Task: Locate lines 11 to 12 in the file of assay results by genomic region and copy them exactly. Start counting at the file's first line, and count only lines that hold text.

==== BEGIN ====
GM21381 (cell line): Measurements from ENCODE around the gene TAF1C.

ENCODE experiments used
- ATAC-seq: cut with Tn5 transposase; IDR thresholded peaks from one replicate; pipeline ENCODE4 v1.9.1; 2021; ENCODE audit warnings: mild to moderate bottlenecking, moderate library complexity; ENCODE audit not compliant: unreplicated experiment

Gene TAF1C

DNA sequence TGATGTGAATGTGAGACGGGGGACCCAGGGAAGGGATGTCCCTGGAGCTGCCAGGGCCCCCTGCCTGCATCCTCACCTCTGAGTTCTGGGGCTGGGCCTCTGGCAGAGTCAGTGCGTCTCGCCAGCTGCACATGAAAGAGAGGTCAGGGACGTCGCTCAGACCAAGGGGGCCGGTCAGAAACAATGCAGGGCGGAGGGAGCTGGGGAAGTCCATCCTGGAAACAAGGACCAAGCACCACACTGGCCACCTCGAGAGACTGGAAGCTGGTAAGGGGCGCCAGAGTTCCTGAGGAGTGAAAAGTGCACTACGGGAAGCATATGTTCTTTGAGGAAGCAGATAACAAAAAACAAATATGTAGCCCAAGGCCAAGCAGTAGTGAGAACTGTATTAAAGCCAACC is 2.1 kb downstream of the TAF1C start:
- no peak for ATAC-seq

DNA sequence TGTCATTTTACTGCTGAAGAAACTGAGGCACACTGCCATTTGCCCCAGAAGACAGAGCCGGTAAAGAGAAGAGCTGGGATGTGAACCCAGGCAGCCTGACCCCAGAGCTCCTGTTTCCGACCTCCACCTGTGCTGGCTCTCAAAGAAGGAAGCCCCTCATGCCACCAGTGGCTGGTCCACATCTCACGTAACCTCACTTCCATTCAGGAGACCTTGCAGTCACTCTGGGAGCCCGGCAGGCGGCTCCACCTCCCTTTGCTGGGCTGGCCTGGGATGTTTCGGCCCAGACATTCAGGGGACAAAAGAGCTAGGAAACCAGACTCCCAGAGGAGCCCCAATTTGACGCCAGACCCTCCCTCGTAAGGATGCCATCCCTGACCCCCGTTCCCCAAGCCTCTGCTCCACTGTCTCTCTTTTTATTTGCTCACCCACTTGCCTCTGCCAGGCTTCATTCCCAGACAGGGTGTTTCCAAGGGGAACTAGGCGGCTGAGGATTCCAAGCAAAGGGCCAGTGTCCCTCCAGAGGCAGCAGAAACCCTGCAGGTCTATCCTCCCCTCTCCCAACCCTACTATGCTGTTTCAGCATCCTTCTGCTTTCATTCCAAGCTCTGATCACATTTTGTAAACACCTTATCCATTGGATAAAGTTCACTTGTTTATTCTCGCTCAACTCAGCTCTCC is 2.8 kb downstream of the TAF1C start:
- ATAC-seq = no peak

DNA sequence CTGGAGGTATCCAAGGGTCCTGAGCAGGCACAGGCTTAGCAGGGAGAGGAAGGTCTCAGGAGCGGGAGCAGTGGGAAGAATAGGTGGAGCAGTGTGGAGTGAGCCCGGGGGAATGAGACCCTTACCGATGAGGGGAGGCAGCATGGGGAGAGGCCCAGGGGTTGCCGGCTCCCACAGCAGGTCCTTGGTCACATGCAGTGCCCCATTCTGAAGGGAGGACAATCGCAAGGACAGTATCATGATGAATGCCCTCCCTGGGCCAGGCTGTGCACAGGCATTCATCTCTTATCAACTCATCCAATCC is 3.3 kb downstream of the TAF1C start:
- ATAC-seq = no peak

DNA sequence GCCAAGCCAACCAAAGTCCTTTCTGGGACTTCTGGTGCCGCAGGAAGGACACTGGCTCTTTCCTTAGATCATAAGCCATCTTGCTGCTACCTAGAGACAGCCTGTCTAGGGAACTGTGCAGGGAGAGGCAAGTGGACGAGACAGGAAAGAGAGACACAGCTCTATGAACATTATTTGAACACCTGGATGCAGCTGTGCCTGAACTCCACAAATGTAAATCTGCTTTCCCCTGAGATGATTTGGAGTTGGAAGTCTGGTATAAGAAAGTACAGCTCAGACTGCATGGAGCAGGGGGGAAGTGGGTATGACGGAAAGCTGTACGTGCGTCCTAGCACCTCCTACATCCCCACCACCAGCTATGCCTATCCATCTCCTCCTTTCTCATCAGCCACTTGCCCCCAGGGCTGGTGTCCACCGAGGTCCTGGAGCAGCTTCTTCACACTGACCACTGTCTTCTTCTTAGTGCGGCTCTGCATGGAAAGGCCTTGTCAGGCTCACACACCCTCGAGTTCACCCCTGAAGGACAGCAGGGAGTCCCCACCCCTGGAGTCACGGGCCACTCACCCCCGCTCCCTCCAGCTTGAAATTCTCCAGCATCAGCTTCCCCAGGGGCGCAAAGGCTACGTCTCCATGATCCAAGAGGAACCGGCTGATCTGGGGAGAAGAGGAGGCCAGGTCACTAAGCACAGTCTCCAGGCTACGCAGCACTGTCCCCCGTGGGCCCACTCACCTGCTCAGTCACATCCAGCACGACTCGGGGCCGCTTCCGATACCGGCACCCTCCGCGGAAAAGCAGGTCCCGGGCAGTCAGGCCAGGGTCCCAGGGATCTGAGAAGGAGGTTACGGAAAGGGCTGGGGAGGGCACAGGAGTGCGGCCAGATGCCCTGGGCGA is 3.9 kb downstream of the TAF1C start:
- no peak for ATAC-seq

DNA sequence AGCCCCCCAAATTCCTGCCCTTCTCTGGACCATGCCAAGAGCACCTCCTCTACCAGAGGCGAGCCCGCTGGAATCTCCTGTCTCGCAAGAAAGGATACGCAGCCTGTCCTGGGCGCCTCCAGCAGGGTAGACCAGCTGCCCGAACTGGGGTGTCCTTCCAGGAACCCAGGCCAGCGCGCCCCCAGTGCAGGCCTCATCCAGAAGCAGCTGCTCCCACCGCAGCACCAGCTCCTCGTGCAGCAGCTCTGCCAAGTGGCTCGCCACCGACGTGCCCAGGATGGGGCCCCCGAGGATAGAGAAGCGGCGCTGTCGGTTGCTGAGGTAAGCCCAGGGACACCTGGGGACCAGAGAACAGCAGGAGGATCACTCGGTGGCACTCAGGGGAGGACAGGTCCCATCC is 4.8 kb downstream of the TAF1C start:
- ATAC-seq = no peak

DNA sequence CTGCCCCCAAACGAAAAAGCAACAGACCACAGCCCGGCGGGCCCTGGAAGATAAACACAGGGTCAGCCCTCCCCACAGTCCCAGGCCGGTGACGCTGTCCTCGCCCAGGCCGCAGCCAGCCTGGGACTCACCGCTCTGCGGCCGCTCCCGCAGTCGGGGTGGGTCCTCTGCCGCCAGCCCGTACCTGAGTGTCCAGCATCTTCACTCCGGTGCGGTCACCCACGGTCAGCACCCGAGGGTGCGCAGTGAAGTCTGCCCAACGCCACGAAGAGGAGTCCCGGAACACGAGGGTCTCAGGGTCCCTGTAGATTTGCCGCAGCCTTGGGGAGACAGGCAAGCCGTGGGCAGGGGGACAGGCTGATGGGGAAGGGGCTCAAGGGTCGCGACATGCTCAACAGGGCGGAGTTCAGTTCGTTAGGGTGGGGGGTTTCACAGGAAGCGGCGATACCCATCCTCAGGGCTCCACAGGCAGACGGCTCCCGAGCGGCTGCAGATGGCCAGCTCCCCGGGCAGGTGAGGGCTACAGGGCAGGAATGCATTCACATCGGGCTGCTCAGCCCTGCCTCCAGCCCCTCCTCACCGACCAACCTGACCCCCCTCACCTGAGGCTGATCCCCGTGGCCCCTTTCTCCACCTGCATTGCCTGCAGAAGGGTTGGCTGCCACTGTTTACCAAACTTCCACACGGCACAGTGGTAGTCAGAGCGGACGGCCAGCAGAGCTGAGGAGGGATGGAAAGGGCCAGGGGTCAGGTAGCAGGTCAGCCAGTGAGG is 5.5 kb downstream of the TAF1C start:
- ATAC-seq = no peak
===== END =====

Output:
DNA sequence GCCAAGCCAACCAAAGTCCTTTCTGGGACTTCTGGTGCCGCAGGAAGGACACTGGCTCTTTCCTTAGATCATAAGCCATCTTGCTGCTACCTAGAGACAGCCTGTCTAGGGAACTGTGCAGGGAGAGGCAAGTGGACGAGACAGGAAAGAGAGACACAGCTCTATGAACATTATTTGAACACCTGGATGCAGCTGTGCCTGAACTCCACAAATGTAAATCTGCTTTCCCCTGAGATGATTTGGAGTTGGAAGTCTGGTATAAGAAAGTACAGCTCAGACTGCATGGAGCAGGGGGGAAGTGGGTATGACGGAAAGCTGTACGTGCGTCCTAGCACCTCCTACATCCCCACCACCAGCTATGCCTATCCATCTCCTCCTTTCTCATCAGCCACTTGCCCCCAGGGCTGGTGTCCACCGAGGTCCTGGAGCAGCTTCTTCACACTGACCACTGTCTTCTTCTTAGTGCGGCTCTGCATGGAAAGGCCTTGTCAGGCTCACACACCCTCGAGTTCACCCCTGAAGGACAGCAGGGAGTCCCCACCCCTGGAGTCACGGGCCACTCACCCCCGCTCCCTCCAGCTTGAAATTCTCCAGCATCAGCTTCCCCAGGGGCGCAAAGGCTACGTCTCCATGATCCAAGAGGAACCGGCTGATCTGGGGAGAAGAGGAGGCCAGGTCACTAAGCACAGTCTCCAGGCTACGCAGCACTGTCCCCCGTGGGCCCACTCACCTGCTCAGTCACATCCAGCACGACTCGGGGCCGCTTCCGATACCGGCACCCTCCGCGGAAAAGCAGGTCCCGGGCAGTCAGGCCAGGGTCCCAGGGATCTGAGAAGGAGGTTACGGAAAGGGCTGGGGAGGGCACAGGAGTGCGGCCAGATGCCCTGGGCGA is 3.9 kb downstream of the TAF1C start:
- no peak for ATAC-seq